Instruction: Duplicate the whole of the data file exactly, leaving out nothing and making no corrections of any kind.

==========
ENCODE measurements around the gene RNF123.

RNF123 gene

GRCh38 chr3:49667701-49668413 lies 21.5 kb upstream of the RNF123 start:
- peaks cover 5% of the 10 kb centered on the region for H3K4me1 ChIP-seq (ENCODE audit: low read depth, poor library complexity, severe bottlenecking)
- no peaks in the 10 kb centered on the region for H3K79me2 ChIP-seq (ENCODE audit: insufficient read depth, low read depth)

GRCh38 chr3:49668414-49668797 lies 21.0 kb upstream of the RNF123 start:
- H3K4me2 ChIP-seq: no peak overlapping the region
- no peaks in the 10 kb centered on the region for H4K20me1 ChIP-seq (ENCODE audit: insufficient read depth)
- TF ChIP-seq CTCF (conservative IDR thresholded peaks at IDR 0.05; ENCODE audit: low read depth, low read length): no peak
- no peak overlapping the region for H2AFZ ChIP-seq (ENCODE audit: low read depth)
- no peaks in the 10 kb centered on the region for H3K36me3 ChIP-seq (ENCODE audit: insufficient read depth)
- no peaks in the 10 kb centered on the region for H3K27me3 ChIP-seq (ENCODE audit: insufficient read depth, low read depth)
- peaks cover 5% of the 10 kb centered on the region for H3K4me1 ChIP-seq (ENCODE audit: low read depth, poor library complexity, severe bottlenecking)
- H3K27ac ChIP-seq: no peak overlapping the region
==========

ENCODE measurements around the gene RNF123.

RNF123 gene

GRCh38 chr3:49667701-49668413 lies 21.5 kb upstream of the RNF123 start:
- peaks cover 5% of the 10 kb centered on the region for H3K4me1 ChIP-seq (ENCODE audit: low read depth, poor library complexity, severe bottlenecking)
- no peaks in the 10 kb centered on the region for H3K79me2 ChIP-seq (ENCODE audit: insufficient read depth, low read depth)

GRCh38 chr3:49668414-49668797 lies 21.0 kb upstream of the RNF123 start:
- H3K4me2 ChIP-seq: no peak overlapping the region
- no peaks in the 10 kb centered on the region for H4K20me1 ChIP-seq (ENCODE audit: insufficient read depth)
- TF ChIP-seq CTCF (conservative IDR thresholded peaks at IDR 0.05; ENCODE audit: low read depth, low read length): no peak
- no peak overlapping the region for H2AFZ ChIP-seq (ENCODE audit: low read depth)
- no peaks in the 10 kb centered on the region for H3K36me3 ChIP-seq (ENCODE audit: insufficient read depth)
- no peaks in the 10 kb centered on the region for H3K27me3 ChIP-seq (ENCODE audit: insufficient read depth, low read depth)
- peaks cover 5% of the 10 kb centered on the region for H3K4me1 ChIP-seq (ENCODE audit: low read depth, poor library complexity, severe bottlenecking)
- H3K27ac ChIP-seq: no peak overlapping the region